Saturday, October 22, 2005

Sukkot: Temporary Residence

Approaching the Beller's house for Sukkot dinner: the first thing I can make out in the unlit night is their driveway basketball hoop, blackened by darkness to the color of the asphalt it stands upon. A few steps closer...and then, like the first rays of a musical sunrise, the faint glimmer of voices in song peek around the corner, growing in intensity by the moment, streaking harmony through the darkness...a few steps closer...finally, I approaching the sukkah, I feel my heart blossoming into flower, erupting into smile; steaming dishes of sweet harvest vegetables crowd the table, and gleaming faces of these friends I love fill the space between table and walls...I slip into empty seat and song, exchanging smiles all around, filling the spot that was meant for only me. This is the feeling of coming home.

The next morning, I stand crowded in another 3-walled structure meant to be a makeshift home for a different kind of spiritual traveler. It is exam room 9 of the YNHH emergency department, and we are two doctors, a medical student, a patient, and a son, cramped into this room that has no room. Mrs. K lies in her bed, and we hover around her. The room is somewhat dark, and her face gleams green in the shadows, biliously. Her diagnosis is pancreatic cancer, her prognosis grim. And, lest I forget to mention the obvious, she is 93 years old. Still, after we have finished gathering information about her medical history, we have to ask her the final, important question: would she like to be rescuscitated should the need arise? Her son begins to cry. This I did not expect. Our fearless leader, the resident, pauses from his routine interrogation, leaving a precarious silence in its stead. Mrs. K isn't looking at her son, and she can barely hear a thing we're saying, but she can sense the gist of what's going on here. Now she starts crying, asking me why we're still keeping her around, telling the resident that she just wants her son to be happy. It feels as though we have invaded the intimate moments of this family's relationships for our own legalistic gratification.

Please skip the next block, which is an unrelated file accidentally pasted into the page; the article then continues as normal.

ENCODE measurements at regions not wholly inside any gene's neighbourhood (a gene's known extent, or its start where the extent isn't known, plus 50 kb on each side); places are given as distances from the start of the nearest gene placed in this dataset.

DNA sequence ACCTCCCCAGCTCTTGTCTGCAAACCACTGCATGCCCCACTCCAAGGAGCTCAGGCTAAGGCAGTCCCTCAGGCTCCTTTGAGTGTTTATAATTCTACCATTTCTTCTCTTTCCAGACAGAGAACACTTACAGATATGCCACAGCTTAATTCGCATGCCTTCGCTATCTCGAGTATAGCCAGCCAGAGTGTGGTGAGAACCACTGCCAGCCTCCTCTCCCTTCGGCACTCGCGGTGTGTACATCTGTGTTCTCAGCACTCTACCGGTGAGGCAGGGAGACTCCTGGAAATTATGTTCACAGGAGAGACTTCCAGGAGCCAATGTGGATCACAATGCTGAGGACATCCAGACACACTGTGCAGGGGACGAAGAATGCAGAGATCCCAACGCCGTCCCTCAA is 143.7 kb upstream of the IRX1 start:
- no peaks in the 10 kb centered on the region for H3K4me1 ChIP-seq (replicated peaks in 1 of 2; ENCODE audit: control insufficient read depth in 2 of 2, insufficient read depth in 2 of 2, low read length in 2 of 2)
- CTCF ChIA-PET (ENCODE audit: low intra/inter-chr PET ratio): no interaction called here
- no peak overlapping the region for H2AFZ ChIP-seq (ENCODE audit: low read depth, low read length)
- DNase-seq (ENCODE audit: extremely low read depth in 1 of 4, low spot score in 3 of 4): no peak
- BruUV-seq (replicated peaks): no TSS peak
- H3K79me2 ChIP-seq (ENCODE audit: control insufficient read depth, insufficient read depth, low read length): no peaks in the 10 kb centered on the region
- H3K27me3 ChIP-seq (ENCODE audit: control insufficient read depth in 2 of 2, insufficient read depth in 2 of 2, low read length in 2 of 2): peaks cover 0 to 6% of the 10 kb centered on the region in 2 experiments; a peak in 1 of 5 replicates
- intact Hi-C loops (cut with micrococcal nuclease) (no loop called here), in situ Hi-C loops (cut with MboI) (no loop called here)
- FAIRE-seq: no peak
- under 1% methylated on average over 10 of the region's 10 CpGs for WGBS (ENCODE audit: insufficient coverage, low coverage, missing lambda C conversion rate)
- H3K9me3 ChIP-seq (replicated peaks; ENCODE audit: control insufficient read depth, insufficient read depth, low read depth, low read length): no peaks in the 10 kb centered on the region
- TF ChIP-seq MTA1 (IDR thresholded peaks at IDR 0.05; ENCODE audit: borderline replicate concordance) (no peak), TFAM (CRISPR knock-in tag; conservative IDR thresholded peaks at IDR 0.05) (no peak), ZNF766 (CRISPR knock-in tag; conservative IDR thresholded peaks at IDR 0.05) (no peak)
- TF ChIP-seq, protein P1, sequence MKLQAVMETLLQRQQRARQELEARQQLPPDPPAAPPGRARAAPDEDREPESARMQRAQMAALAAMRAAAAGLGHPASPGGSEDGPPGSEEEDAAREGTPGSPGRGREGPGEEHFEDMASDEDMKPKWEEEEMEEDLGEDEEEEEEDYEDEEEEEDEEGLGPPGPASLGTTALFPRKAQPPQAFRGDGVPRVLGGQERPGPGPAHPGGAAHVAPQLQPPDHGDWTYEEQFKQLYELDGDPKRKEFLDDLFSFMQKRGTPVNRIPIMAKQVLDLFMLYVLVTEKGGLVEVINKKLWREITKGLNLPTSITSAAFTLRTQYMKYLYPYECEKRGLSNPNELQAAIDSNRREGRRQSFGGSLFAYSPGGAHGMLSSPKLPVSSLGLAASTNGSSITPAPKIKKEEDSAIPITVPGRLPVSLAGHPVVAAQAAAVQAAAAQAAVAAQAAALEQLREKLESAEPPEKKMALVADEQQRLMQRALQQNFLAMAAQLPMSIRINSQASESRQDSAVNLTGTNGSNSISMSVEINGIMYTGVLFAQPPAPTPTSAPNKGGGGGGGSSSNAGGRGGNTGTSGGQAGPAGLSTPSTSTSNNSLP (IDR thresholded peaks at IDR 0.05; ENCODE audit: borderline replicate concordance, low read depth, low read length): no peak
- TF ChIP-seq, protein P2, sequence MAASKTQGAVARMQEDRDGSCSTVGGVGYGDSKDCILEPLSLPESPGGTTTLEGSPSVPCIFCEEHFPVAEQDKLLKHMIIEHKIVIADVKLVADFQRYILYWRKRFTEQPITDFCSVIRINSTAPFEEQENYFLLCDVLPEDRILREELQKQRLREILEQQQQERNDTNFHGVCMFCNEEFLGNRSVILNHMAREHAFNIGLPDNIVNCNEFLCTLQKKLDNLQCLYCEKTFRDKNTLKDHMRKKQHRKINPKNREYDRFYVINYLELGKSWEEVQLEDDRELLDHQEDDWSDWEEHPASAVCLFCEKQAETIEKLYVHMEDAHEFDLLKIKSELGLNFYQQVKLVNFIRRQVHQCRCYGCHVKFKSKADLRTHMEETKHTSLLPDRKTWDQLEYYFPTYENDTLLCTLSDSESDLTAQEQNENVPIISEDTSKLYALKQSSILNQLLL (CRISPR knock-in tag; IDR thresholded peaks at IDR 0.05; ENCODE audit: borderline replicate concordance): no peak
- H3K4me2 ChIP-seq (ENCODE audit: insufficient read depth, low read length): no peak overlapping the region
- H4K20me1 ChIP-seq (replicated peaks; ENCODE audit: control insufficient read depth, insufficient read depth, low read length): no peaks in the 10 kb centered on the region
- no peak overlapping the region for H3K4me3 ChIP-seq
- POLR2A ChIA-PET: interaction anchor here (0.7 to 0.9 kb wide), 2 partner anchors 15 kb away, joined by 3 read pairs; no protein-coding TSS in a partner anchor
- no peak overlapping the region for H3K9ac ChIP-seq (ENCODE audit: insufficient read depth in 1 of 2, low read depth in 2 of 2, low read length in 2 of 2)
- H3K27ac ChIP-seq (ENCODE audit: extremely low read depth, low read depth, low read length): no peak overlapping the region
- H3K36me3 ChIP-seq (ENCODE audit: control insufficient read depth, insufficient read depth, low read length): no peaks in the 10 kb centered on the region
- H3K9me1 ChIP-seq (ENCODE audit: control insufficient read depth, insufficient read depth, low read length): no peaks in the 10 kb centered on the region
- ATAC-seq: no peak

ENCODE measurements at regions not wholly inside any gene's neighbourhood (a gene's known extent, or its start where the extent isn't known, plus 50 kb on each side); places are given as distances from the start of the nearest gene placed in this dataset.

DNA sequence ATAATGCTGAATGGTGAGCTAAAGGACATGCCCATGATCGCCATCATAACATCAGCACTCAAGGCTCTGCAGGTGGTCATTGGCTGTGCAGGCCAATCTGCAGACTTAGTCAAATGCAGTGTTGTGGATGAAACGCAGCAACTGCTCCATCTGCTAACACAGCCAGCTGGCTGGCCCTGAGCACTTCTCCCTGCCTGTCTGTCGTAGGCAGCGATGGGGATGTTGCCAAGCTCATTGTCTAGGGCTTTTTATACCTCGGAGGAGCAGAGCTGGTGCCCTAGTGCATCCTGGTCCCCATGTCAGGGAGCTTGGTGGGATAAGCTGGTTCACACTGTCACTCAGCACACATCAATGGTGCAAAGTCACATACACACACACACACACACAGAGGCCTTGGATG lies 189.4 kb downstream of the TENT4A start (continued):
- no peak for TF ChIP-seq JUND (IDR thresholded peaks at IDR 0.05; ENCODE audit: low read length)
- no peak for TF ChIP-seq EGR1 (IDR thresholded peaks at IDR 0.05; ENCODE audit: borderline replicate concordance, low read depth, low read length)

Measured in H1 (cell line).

That night, studying in Atticus, a father and daughter eat dinner one table over. The girl is slender, articulate, flat-chested--the prototypical 9-year-old pre-intellectual daddy's girl. I am fascinated by her inflection and tone, as well as her remarkable vocabulary and sophistication of speech. "I bring a lot of pizzaz to my class, daddy," she says seriously. At one point, emphasizing her argument, she pats her father's knee affectionately, setting off pangs of pseudonostalgia in the recesses of my fatherless childhood memory bank. At another point, I notice the absence of wedding band on daddy's left hand. Divorced? Must be... my mind plays the "what if" game before I can stop it--is this what it would have been like? Would we have gone out for soup and bread pudding at high-end dessert places in NYC or LA or NJ? Yes, which city--where would I have thought of as home? Thinking about home, about temporary residences .... This time, unlike in the ED earlier today, I *want* permission to dwell--even for just these moments--in the sacred temporary space of this father and daughter enjoying dessert together.


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